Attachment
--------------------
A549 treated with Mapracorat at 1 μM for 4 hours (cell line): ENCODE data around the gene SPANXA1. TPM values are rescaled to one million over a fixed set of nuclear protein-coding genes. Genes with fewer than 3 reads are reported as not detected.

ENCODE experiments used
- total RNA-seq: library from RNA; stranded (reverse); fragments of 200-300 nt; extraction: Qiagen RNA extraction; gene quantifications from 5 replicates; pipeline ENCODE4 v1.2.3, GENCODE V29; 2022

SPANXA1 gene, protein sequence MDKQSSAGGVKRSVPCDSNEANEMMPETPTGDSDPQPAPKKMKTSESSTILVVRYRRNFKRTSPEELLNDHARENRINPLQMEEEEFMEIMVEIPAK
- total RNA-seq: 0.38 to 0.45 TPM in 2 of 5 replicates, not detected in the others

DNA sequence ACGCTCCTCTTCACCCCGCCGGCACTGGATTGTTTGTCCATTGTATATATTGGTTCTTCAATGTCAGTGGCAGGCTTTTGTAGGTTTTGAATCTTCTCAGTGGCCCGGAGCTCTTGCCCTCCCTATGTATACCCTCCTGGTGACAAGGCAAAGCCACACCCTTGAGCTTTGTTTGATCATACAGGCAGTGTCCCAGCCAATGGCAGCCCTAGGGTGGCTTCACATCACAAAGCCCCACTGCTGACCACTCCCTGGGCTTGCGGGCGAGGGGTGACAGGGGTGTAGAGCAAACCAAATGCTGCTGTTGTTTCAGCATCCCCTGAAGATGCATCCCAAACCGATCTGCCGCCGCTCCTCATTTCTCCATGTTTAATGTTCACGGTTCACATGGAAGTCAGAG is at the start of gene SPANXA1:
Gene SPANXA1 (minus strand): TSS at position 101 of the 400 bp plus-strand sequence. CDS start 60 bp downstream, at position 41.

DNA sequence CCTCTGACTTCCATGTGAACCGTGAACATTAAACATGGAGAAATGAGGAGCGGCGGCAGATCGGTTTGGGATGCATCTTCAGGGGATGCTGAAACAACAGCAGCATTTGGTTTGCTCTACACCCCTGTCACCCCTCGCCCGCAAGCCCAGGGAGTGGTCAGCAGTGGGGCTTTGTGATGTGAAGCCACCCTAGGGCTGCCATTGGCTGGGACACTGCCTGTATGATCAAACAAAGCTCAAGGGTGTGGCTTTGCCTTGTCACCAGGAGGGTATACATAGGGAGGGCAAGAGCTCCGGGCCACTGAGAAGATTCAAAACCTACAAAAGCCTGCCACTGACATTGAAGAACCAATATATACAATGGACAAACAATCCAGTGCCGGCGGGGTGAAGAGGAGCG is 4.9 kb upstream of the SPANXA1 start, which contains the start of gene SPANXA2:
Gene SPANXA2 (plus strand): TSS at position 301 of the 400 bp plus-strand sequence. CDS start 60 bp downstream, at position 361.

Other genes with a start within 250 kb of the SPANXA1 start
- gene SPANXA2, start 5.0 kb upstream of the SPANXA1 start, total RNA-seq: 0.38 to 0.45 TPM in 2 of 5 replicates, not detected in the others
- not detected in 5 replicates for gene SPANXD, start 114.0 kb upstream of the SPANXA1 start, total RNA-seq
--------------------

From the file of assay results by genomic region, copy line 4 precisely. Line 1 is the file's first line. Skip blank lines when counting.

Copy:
SPANXA1 gene, protein sequence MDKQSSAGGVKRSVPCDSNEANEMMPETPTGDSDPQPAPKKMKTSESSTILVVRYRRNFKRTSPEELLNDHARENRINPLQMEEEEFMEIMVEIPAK